How To Build A Simple And Cheap Raised Garden Bed
So last year I embarked on sewing. This year it is about gardening. I am just all about this DIY recently because I am just dissatisfied with current products or just too poor to keep purchasing things I can make myself. I also hope that when I am old an grey I can teach my grandkids a little about being self-sufficient along these lines. My motivation to begin and attempt gardening was right after I finished making my first batch of all natural soap. In order to preserve it I added organic Rosemary extract which for 1 fl oz was $35!!! and I used almost 2/3 of that for my small soap batch...eeeyeah, I know, my pocket book is still crying. That usually is the turning point where I figure out if this would be easier and cheaper if I did this by myself - plus more fun! So I made a commitment to plant my own rosemary plants and make essential oils from it (that will probably be a separate experience in the coming months).
Raised-bed gardening is a form of gardening in which the soil is formed in 3 – 4 foot (1.0–1.2 m) wide beds, which can be of any length or shape. The soil is raised above the surrounding soil (approximately 6 inches to waist-high), is sometimes enclosed by a frame generally made of wood, rock, or concrete blocks, and may be enriched with compost.
I decided to start my gardening attempt pretty small because I like to do things on a budget first before I invest more into it. I surveyed my backyard and from my previous experience of planting with my dad (tomatoes mostly and some flowers) the weeds were annoying and high maintenance. I also attempted a contained (in a barrel) herb garden several years ago and my dad like stuck several other plants in there that killed all my herbs. So I thought a raised garden bed would be the best defense not only from weeds but from the meddling of my father. Nothing like a wooden barrier that says for you, OFF LIMITS!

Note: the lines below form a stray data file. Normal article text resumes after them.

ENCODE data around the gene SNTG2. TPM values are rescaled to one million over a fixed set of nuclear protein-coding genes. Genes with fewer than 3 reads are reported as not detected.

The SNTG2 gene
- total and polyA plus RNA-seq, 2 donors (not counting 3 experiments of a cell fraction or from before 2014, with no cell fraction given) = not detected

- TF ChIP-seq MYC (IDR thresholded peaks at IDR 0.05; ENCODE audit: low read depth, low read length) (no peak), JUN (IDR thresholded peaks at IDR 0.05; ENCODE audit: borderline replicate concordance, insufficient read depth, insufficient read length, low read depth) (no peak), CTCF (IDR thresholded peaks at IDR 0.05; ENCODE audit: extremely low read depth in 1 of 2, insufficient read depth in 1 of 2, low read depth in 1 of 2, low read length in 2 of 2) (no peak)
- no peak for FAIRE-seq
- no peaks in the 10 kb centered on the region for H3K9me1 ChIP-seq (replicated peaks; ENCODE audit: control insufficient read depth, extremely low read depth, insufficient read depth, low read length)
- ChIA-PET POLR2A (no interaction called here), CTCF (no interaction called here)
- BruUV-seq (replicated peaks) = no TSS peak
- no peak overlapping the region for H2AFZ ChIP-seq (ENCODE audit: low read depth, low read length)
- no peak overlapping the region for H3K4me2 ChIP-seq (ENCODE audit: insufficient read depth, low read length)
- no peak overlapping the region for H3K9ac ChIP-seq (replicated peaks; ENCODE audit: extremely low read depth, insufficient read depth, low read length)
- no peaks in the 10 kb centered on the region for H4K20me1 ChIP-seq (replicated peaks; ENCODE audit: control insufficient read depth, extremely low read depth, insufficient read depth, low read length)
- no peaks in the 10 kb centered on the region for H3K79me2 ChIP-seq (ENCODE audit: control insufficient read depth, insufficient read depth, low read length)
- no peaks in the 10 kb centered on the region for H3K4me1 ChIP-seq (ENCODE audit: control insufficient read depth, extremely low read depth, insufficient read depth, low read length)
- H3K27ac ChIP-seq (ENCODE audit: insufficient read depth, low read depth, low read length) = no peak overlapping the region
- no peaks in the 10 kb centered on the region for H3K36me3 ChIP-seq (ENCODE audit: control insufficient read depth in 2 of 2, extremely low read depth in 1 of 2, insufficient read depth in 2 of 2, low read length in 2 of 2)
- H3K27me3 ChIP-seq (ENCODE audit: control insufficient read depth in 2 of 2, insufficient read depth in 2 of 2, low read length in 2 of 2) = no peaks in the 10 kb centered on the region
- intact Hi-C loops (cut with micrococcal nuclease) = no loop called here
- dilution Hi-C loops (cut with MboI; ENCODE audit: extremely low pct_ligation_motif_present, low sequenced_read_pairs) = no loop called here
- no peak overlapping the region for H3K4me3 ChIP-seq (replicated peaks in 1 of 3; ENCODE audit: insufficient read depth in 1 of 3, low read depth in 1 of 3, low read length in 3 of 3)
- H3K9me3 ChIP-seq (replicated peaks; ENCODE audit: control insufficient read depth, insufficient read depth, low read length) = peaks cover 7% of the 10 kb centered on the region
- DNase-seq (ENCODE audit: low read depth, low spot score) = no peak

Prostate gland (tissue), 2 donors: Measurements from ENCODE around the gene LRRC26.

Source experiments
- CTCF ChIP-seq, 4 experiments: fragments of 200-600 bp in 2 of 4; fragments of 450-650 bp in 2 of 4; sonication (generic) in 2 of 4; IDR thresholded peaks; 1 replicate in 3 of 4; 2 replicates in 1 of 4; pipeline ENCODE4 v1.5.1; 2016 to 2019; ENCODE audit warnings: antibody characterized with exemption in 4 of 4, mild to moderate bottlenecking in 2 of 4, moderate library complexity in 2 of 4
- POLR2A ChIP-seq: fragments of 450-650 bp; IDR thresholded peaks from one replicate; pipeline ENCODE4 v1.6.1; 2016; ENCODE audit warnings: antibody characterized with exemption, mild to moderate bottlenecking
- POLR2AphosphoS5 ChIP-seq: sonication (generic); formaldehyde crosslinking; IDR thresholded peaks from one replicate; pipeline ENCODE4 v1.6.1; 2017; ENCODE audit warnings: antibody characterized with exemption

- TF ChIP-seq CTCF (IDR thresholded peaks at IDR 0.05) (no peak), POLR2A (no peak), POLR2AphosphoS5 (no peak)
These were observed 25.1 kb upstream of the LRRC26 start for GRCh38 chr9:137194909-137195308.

I did some simple research online on how to build one which seemed pretty easy: wood, nails, standard power tools. done. In terms of what to plant and what type of soil to use, etc I had to do a little further research which spanned, blogs, books and chatting it up with Home Depot peeps - I want my herbs to be healthy, organic and come out right (its like having less expensive, low maintenance children, but you still want the best for them lol). The book I checked out from the library that I am definitely going to invest in because it is an invaluable source for herb gardening specifically and has a herb encyclopedia is called Better Homes and Gardens: Herb Gardening .
Putting together the wooden part of the bed took about 45 minutes. I built a 3ft x 5ft box. We sawed (I mean my bf sawed lol) two planks of redwood (use a not-prone-to-rot-chemical-free wood) to the right lengths and we used long screws to drill into the wood. The hardest part was sawing actually! My dad's 68 year old friend ended up coming outside to show us urban kids how to saw something properly (leveraged and at a angle is the key!). We laid down newspaper to prevent weeds from coming up (if you are an anti-chemical freak like me, I double checked to see that newspaper is not only biodegradable (duh) but the ink is soy-based (yay)). We used Kellogg's organic raised bed potting mix (which Home Depot said is all the rage for the last couple of months) and I have to say I am pleased with it so far as well.
I planted 7 Rosemary plants (about $3 a pot) and 3 lavender plants. I also ended up doing some seedlings since Home Depot nor any of the local nurseries had any budding Marjoram or German Chamomile (plants which when they come of age will be contained individually since they are ravenous (for water) and their root systems are extensive). I am hoping in the next coming weeks I will find some other seedlings that will bode well in a raised bed with my sun-gulping lavender and rosemary - maybe some eucalyptus or lemon balm...who knows? I found the skys the limit when it comes to gardening. Right now I am waiting to see my kids grow up in time for harvesting!
Total Cost for everything: $73